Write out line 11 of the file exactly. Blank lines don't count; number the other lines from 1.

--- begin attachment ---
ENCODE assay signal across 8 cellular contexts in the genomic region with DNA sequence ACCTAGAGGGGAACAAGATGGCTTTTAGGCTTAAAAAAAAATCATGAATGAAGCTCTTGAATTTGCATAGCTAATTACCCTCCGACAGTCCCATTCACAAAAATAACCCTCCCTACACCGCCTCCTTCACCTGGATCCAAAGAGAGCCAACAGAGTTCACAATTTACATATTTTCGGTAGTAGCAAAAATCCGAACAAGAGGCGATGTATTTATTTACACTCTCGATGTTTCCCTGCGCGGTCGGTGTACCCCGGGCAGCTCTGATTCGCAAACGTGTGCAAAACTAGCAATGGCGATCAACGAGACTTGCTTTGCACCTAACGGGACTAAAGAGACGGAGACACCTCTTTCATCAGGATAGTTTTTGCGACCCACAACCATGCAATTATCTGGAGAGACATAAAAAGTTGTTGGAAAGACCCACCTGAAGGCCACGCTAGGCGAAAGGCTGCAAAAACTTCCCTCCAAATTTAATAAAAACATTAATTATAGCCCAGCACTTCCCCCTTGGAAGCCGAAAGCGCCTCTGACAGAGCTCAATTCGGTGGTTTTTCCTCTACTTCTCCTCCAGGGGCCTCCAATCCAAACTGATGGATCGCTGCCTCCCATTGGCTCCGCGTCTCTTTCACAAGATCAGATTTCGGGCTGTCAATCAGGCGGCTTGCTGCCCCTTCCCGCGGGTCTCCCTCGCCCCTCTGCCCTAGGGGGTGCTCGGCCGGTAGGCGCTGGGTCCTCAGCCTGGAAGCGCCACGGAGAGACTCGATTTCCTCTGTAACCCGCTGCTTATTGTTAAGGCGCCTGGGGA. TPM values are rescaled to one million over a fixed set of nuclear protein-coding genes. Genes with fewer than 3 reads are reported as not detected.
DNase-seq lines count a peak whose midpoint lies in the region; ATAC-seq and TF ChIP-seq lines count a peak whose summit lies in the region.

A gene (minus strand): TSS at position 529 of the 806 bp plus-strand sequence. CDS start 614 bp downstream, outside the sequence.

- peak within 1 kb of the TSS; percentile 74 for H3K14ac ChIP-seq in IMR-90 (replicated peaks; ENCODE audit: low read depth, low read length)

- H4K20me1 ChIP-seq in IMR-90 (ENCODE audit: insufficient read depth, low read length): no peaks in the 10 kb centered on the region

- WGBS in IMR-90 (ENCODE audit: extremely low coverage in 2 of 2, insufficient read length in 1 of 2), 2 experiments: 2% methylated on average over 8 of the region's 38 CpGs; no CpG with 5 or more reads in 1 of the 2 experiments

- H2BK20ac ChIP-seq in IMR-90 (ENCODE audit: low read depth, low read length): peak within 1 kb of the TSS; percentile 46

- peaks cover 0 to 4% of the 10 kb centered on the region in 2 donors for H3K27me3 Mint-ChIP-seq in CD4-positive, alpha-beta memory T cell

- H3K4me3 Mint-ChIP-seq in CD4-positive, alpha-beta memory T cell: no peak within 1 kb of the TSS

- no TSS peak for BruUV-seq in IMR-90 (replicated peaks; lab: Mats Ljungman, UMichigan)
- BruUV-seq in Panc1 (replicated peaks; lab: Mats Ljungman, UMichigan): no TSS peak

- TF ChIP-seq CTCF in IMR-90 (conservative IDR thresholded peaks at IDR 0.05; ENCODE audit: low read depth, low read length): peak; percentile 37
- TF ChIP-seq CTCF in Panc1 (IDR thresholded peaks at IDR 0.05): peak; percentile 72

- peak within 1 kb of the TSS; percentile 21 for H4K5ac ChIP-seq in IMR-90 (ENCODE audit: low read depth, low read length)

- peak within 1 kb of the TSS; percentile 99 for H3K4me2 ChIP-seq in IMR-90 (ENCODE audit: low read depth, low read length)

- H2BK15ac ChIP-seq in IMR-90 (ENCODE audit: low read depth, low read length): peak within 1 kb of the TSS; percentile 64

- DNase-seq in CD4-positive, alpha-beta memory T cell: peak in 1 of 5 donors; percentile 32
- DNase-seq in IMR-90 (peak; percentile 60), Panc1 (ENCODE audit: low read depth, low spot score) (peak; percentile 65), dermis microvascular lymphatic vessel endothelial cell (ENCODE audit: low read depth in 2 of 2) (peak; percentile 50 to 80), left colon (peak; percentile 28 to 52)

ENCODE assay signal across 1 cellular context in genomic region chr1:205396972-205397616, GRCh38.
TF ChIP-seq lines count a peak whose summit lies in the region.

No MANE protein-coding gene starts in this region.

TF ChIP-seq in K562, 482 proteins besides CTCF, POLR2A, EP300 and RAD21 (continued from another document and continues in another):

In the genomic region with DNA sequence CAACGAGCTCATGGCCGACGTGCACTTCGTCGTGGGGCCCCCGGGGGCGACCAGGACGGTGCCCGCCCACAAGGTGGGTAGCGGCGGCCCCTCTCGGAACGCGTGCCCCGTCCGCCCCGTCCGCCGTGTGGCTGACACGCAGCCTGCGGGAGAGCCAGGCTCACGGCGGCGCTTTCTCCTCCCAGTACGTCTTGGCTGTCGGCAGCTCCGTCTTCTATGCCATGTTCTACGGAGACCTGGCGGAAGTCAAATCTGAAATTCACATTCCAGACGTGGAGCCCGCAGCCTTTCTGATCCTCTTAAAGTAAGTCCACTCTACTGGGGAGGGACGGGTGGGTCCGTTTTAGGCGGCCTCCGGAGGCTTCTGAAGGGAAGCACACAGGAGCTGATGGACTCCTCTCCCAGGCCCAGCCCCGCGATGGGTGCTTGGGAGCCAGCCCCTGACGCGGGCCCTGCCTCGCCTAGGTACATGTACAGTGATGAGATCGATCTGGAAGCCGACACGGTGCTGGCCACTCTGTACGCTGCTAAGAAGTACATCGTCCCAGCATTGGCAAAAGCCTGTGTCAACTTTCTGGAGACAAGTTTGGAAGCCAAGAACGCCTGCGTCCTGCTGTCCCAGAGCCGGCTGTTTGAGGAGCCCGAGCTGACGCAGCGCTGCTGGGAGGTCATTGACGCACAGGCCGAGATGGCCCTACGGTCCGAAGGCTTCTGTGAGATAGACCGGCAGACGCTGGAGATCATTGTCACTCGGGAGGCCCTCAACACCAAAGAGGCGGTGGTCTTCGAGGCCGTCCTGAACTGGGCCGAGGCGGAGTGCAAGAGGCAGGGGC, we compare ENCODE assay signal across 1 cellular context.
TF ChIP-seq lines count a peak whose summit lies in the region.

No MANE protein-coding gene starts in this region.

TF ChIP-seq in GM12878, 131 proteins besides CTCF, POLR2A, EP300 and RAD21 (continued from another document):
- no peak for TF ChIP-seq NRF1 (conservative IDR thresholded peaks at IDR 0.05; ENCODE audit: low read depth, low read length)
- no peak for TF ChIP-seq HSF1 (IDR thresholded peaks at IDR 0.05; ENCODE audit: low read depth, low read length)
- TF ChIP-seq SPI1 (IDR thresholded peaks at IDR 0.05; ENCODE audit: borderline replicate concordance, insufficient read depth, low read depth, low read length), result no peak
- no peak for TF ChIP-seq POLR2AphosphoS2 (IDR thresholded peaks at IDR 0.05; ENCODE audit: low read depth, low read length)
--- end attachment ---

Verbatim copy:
- BruUV-seq in Panc1 (replicated peaks; lab: Mats Ljungman, UMichigan): no TSS peak